During one January intensive course, the class talked about how the Beijing-based electronics company Xiaomi grew so fast, so soon. In just eight years, Xiaomi went from a team of eight engineers to a publicly traded company with an implied valuation of $54 billion that could rival Apple. With Apple predicting lower revenue generation this year, eyes are on Xiaomi, whose differentiated product strategy and vision about global consumerism may prove to be more enduring.
Many refer to Xiaomi as China’s Apple. While true that Xiaomi learned a lot from Apple in terms of strategy, the company has developed its own path to success. In 2010, Xiaomi entered the Chinese market selling almost all of its phones online at a low profit margin— saving on rent and sales commission costs. Only after when competitors Huawei and Oppo entered the market with a low-price strategy did the company open actual stores.
The company started out in software, with a modified version of the Android mobile operating system that looked a lot like Apple’s iOS in design. There were further similarities: from the style of product launches to that of Xiaomi CEO Lei Jun, who donned a black top so culturally associated with Steve Jobs. More significantly, Xiaomi built on Apple’s success factors, including developing an ecosystem that kept users from easily switching to competitors.
Unlike domestic peers who were turning down higher-priced devices to compete directly with Apple’s smartphones, Xiaomi decided to take advantage of China’s economic conditions to offer high quality smartphones at a much lower price point. Their reliance on technology, management and logistics would keep the cost low.
If Xiaomi started on a path laid by Apple, the company is now in control of its own destiny. Xiaomi is no longer a smartphone company. In fact, it is generally considered an appliance company with a wide variety of internet-connected products as well as internet services. Xiaomi’s ecosystem goes beyond a few hero products, managing 90 companies that create additional smart hardware and lifestyle technology. Together, there are over 100 million connected devices, making Xiaomi the largest IoT platform in the world.
The company was able to acquire and expand this knowledge by investing in or incubating over 200 tech start-ups. As a minority shareholder, Xiaomi gained critical access to new tech innovations and in turn, lent its supply chain and commercialization expertise to start-ups. This corporate strategy allowed Xiaomi to build a portfolio of some 5,700 patents.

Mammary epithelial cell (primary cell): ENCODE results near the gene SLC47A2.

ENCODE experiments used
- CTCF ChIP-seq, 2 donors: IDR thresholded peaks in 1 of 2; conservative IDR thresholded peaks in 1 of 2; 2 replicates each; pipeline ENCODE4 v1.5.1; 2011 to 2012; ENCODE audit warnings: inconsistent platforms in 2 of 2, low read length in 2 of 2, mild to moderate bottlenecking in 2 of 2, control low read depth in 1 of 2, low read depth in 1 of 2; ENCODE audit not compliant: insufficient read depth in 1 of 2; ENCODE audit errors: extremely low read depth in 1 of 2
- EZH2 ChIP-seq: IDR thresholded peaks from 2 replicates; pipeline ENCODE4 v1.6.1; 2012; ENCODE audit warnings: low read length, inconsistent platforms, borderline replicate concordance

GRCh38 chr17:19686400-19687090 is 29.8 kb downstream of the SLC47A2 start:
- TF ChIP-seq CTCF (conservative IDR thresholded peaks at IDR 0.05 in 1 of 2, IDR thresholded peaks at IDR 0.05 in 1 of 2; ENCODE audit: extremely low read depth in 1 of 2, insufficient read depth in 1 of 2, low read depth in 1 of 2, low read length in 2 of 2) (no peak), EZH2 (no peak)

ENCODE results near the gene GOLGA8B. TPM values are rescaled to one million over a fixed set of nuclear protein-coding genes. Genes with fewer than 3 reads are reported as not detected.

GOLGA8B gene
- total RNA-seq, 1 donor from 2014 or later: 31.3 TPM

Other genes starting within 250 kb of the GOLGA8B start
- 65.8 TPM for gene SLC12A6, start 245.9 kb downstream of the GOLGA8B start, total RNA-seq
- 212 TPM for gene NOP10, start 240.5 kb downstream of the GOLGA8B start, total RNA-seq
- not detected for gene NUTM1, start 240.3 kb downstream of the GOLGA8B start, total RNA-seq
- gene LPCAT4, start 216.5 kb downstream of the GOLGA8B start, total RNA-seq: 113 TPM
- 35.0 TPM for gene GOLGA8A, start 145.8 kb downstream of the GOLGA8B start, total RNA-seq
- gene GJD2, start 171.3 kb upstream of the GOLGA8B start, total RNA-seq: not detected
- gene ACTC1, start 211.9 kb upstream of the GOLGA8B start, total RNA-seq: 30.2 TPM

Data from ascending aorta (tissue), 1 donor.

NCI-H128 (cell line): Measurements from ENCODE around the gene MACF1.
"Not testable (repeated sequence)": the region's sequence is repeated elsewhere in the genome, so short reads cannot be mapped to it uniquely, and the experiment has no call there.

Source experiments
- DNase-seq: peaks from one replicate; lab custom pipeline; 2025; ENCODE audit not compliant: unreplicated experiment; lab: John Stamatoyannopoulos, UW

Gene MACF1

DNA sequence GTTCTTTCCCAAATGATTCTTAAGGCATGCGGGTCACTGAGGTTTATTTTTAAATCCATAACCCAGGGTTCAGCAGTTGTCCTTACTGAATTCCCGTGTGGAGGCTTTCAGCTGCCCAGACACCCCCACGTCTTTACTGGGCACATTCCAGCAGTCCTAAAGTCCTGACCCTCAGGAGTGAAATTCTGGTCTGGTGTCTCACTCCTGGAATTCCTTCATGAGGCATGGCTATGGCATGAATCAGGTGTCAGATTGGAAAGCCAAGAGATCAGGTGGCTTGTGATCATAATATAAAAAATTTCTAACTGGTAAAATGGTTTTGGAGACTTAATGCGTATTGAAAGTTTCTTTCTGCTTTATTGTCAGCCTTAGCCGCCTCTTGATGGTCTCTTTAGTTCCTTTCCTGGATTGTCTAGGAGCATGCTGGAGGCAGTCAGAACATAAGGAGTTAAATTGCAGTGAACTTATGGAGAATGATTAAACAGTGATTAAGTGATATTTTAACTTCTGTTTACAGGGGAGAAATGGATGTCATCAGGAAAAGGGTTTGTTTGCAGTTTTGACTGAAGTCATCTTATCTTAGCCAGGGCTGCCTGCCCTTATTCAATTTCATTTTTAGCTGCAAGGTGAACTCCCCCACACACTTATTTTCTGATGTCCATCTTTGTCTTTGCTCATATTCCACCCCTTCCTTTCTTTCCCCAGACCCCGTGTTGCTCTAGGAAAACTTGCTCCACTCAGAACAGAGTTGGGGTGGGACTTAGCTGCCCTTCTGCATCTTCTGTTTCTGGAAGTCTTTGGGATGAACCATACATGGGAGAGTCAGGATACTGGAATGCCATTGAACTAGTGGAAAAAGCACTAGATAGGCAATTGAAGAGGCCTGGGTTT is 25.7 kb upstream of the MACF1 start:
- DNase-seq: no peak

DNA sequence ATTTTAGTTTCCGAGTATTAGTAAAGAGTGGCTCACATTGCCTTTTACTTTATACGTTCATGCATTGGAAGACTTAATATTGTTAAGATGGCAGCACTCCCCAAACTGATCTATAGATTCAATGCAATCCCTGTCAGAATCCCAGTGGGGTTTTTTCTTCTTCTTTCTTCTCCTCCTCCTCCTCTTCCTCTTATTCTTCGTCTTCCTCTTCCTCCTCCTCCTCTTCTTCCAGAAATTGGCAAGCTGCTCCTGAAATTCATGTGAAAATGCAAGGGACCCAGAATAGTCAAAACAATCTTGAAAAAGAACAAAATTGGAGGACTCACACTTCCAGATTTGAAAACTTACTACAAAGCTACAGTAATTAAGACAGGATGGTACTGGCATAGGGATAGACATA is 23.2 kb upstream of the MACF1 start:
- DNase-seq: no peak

The company’s Mi phone user interface (called MIUI), the Android-based operating system that runs on Xiaomi smartphones, now has 300 million activated users who spend many hours a day on their phones. Crowdsourcing is another part of Xiaomi’s strategy; weekly, the company asks users to suggest new features and then vote to incorporate the winners into its operating system. Every Friday at 5pm, Xiaomi issues an update to the MIUI that includes the most popular features.
Future revenue growth will depend much more on online services—from payments to streaming to gaming—rather than just gadgets. While there is some doubt whether Xiaomi will continue to growth at this rate, the strategy is very interesting to look at.
One can argue that Xiaomi is going after a different type of smartphone customer compared to that of Apple; a user that is looking for good quality smartphone at an affordable price. This user may be more tech savvy and enjoys connectivity with multiple smart-products. Comparatively, Apple’s customer is willing to pay more for a perceived product quality, values security and is satisfied with minor upgrades on a user-friendly interface. With an average American household owning more than two Apple products, according to CNBC’s All-America Economic Survey, Xiaomi is more than aware of the difficulty in entering the US market. For now, the company is learning from its recent endeavors in India, UK and Spain.
In more recent news, Apple’s market value collapsed by 30 percent since November, a sign that the iPhone business might be declining. Unfortunately, as consumers, we haven’t experienced significant innovation in the new iPhone X nor in any other Apple product. If this continues to be the case, people will experiment with new wearables and lifestyle products even if it’s outside Apple’s ecosystem. This can be the biggest opportunity for Xiaomi to enter the US market. Not by directly competing with Apple and Samsung in the smartphone industry, but by introducing other successful products first. Once the company builds its reputation in the US, it can then gain market share in the smartphone space.
While Xiaomi’s US strategy is still not certain, the question of if Apple will be disrupted by a competitor still remains. Xiaomi already over-smarted Apple in China and has made a huge gain in wearables’ market share across the globe. As consumers need change and technology becomes essential to lifestyle, it will be interesting to see giants like Apple get defeated by startups who are willing to experiment.
Photo Credit: BGR India